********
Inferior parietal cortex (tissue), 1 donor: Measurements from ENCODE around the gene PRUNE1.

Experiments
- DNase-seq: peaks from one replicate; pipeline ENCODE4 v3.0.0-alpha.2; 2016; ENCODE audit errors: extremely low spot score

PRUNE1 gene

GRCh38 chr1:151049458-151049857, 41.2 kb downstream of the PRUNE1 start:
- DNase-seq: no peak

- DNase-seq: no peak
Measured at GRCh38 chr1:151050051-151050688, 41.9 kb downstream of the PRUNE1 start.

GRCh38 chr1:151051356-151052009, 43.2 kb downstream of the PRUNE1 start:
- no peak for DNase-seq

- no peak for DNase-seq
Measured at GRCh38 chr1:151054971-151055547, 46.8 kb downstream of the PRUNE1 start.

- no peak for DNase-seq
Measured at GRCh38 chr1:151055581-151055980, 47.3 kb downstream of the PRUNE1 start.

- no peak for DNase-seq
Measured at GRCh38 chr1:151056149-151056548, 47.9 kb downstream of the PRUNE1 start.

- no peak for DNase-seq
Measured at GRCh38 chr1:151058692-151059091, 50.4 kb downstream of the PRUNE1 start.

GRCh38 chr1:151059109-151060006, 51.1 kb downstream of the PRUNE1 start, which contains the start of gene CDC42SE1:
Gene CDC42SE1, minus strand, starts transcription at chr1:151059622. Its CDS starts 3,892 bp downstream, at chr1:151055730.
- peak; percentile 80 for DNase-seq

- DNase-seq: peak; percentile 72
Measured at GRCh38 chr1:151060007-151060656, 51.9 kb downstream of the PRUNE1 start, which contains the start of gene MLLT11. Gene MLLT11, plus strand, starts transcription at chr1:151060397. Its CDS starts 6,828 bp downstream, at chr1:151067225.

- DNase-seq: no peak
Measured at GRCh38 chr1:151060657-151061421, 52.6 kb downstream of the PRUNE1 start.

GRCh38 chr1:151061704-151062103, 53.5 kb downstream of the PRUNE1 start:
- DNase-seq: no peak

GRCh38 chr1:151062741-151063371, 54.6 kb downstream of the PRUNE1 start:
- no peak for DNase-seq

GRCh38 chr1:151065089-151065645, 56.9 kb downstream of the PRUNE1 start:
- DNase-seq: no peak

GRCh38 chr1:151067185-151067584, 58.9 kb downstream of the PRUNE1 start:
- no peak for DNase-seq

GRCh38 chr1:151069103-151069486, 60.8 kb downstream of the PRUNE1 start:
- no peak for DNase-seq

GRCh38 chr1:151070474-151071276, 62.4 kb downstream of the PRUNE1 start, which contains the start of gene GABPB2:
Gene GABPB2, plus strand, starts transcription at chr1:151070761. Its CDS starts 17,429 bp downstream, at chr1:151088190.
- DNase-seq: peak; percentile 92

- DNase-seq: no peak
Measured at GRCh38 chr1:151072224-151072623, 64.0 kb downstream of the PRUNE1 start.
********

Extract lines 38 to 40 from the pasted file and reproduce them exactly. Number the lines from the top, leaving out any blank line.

- DNase-seq: peak; percentile 92

- DNase-seq: no peak
Measured at GRCh38 chr1:151072224-151072623, 64.0 kb downstream of the PRUNE1 start.